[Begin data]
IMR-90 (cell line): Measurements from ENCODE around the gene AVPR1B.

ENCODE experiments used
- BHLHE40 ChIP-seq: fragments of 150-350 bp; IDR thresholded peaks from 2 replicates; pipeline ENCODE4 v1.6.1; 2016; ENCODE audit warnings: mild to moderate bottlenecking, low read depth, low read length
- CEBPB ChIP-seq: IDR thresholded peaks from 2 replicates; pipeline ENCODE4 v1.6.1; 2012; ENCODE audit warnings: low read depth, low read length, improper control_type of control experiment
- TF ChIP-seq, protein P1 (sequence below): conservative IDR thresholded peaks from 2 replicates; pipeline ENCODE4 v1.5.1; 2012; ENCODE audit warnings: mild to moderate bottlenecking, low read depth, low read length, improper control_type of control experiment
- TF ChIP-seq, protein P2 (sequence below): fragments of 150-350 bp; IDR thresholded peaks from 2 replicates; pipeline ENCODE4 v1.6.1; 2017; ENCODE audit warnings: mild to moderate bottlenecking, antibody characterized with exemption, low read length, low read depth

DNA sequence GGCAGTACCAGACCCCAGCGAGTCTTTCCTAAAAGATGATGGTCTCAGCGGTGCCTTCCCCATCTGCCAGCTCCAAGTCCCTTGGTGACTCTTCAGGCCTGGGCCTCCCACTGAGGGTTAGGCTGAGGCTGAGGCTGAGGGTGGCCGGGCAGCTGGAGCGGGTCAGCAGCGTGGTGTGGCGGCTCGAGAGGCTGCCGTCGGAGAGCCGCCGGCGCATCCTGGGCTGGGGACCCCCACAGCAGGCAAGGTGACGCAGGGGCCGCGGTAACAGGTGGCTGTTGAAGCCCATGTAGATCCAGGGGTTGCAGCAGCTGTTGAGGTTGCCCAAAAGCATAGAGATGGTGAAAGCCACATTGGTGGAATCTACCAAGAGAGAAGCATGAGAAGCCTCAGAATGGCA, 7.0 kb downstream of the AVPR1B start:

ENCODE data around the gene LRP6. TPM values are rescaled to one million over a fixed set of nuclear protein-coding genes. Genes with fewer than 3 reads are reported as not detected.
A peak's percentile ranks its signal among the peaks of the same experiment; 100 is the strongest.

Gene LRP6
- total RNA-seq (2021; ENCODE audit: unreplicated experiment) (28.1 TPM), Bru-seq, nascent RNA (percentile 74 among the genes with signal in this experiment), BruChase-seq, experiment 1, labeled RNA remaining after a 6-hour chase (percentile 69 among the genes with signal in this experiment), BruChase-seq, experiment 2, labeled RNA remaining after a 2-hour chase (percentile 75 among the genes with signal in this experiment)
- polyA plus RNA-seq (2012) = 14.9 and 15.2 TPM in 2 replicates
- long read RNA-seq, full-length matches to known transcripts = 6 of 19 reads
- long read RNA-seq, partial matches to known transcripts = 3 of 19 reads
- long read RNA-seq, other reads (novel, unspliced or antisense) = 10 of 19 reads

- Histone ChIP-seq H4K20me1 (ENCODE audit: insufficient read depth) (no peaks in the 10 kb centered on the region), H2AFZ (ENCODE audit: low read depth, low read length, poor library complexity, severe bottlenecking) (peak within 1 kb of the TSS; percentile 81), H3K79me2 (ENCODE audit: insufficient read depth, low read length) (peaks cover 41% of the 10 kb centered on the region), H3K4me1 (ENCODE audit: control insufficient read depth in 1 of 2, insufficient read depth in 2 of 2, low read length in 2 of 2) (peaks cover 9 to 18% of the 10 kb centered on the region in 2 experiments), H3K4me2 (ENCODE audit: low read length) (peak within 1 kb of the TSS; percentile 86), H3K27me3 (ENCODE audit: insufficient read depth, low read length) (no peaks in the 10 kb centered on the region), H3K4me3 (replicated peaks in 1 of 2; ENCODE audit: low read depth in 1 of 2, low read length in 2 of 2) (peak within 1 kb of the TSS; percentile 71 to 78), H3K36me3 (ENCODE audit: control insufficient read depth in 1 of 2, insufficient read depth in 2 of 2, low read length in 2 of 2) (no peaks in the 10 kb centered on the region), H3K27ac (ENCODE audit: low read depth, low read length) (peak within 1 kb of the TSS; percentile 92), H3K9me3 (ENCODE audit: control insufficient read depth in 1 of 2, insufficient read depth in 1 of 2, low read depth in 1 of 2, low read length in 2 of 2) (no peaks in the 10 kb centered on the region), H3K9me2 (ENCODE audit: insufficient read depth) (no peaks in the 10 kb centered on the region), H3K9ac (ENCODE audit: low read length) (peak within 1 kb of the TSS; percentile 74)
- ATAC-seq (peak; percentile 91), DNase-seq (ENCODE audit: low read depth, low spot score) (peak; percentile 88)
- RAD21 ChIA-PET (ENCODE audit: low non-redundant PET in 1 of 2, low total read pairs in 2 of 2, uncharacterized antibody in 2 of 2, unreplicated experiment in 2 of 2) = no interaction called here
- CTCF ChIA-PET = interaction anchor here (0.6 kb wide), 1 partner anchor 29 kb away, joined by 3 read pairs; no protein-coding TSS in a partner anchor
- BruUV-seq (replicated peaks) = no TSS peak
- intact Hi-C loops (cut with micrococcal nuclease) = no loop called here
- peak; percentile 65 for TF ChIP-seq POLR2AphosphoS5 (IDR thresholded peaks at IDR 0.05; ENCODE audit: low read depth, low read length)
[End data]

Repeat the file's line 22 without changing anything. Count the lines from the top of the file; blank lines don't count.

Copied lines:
- peak; percentile 65 for TF ChIP-seq POLR2AphosphoS5 (IDR thresholded peaks at IDR 0.05; ENCODE audit: low read depth, low read length)